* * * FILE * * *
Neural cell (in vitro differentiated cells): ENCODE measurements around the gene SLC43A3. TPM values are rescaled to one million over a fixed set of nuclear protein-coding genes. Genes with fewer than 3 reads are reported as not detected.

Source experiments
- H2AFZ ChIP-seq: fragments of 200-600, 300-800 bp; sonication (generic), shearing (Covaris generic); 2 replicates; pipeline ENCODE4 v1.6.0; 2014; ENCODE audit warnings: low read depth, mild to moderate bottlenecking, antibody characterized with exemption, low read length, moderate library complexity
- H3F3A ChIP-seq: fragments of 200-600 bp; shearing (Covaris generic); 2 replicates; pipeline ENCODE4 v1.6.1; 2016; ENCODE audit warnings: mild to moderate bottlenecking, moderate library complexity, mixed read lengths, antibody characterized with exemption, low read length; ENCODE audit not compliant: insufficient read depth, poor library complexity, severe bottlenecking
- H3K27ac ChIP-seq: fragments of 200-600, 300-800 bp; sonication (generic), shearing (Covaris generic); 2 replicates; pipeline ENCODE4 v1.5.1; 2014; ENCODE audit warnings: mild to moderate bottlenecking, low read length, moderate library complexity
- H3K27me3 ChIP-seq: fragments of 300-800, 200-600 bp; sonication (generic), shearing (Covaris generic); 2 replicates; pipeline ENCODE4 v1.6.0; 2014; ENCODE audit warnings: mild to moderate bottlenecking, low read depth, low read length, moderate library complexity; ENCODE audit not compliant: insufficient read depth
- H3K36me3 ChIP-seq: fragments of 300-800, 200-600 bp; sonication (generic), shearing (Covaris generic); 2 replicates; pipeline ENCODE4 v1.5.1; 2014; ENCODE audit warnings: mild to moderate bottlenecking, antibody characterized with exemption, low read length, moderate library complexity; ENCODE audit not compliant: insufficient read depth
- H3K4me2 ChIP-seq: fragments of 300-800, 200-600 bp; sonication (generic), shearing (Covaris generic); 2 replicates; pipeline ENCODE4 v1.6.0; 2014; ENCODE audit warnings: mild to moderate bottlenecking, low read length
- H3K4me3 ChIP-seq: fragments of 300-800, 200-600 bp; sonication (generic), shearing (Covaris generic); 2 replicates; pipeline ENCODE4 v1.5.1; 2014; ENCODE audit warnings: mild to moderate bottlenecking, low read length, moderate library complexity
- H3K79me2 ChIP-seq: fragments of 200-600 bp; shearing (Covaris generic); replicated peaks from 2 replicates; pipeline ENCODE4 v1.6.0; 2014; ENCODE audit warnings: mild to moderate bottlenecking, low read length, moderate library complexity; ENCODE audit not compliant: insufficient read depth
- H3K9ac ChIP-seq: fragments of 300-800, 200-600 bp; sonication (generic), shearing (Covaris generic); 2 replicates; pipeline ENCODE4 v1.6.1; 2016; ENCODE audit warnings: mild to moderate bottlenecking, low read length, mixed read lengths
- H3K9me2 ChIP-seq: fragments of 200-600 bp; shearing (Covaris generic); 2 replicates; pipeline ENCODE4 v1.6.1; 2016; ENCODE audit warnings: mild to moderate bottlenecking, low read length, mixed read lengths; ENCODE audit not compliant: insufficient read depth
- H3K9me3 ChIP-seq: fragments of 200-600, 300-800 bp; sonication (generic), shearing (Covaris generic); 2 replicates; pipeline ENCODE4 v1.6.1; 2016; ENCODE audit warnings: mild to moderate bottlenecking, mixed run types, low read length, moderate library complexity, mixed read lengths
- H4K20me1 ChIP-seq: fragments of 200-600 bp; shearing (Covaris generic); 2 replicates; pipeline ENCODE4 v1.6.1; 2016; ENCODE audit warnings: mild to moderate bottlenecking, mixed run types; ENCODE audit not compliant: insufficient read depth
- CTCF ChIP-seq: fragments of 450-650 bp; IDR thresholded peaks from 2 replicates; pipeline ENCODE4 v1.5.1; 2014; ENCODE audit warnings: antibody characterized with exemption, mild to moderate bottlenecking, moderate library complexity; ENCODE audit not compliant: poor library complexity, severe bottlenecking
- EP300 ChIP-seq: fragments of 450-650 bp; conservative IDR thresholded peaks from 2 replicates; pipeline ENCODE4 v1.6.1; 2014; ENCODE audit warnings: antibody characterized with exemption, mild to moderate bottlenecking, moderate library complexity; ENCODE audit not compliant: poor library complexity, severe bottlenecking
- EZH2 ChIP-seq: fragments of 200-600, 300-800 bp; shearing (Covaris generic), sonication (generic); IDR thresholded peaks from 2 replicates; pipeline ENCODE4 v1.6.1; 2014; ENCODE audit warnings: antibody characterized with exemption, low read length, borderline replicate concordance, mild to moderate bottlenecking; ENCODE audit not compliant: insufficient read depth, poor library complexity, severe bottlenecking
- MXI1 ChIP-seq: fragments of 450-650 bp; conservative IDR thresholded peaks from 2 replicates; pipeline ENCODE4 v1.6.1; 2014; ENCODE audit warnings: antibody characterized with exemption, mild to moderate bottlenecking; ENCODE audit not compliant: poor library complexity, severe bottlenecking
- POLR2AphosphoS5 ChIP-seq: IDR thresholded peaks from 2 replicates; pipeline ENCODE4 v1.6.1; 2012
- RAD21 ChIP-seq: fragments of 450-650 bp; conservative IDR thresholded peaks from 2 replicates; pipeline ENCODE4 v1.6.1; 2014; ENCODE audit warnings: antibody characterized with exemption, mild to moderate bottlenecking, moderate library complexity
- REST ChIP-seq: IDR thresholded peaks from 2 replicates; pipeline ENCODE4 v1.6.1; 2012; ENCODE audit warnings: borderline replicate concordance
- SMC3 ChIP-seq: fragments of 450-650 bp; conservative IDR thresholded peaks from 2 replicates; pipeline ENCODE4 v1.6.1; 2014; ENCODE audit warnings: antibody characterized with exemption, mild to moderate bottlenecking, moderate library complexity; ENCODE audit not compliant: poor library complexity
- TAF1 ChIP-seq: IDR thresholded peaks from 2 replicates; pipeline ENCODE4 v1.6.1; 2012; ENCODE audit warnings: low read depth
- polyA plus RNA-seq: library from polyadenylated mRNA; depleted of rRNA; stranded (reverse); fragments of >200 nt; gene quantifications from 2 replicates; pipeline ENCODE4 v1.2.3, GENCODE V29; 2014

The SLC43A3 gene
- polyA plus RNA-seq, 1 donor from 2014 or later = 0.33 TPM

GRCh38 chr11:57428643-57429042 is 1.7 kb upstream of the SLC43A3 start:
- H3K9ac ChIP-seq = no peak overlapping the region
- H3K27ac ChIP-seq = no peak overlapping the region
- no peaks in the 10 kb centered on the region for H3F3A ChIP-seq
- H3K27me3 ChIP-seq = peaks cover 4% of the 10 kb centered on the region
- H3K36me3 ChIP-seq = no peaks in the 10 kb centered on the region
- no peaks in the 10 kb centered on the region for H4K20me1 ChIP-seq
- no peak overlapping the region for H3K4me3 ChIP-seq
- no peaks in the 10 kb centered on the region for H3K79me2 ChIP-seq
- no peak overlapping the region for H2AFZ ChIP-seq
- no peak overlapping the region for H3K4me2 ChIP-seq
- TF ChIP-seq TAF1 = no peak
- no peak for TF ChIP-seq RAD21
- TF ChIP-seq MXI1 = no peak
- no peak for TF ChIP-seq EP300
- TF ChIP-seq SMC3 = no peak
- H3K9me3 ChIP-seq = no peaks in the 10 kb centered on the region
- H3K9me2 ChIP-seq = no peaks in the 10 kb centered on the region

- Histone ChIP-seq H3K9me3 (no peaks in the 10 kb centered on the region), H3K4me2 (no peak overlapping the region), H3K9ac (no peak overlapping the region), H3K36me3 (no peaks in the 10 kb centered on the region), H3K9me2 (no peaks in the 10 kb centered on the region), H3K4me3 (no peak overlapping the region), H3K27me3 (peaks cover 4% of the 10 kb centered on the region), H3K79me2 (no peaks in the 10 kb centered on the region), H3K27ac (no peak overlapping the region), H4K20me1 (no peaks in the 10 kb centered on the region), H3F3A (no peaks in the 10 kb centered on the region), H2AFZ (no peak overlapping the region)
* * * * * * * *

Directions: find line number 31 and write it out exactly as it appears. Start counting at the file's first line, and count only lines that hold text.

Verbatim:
- H3K27me3 ChIP-seq = peaks cover 4% of the 10 kb centered on the region